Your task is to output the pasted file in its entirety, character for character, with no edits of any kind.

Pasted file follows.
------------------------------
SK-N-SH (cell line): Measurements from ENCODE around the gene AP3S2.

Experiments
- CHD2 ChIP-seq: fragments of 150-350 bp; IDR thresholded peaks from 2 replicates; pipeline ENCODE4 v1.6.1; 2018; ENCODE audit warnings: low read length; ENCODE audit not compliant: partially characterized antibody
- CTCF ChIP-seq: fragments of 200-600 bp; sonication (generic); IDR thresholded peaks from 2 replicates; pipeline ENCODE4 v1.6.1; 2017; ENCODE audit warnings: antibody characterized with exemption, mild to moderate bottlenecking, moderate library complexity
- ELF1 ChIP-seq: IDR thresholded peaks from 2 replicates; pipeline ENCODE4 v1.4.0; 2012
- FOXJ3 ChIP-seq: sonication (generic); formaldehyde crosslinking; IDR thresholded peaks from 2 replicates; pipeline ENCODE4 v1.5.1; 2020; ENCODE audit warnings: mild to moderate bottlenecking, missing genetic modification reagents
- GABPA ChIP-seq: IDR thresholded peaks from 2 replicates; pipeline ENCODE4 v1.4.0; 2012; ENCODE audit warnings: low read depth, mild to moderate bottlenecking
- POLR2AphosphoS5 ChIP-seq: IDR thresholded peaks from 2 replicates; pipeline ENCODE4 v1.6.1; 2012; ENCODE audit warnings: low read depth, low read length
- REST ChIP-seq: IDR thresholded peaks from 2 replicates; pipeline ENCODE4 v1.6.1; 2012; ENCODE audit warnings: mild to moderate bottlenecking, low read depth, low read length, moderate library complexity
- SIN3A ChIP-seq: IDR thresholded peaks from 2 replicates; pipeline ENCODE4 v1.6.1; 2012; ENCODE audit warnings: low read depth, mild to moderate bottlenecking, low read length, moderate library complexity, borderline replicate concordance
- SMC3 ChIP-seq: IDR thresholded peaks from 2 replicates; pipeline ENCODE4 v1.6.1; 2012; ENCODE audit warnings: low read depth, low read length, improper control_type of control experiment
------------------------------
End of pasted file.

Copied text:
SK-N-SH (cell line): Measurements from ENCODE around the gene AP3S2.

Experiments
- CHD2 ChIP-seq: fragments of 150-350 bp; IDR thresholded peaks from 2 replicates; pipeline ENCODE4 v1.6.1; 2018; ENCODE audit warnings: low read length; ENCODE audit not compliant: partially characterized antibody
- CTCF ChIP-seq: fragments of 200-600 bp; sonication (generic); IDR thresholded peaks from 2 replicates; pipeline ENCODE4 v1.6.1; 2017; ENCODE audit warnings: antibody characterized with exemption, mild to moderate bottlenecking, moderate library complexity
- ELF1 ChIP-seq: IDR thresholded peaks from 2 replicates; pipeline ENCODE4 v1.4.0; 2012
- FOXJ3 ChIP-seq: sonication (generic); formaldehyde crosslinking; IDR thresholded peaks from 2 replicates; pipeline ENCODE4 v1.5.1; 2020; ENCODE audit warnings: mild to moderate bottlenecking, missing genetic modification reagents
- GABPA ChIP-seq: IDR thresholded peaks from 2 replicates; pipeline ENCODE4 v1.4.0; 2012; ENCODE audit warnings: low read depth, mild to moderate bottlenecking
- POLR2AphosphoS5 ChIP-seq: IDR thresholded peaks from 2 replicates; pipeline ENCODE4 v1.6.1; 2012; ENCODE audit warnings: low read depth, low read length
- REST ChIP-seq: IDR thresholded peaks from 2 replicates; pipeline ENCODE4 v1.6.1; 2012; ENCODE audit warnings: mild to moderate bottlenecking, low read depth, low read length, moderate library complexity
- SIN3A ChIP-seq: IDR thresholded peaks from 2 replicates; pipeline ENCODE4 v1.6.1; 2012; ENCODE audit warnings: low read depth, mild to moderate bottlenecking, low read length, moderate library complexity, borderline replicate concordance
- SMC3 ChIP-seq: IDR thresholded peaks from 2 replicates; pipeline ENCODE4 v1.6.1; 2012; ENCODE audit warnings: low read depth, low read length, improper control_type of control experiment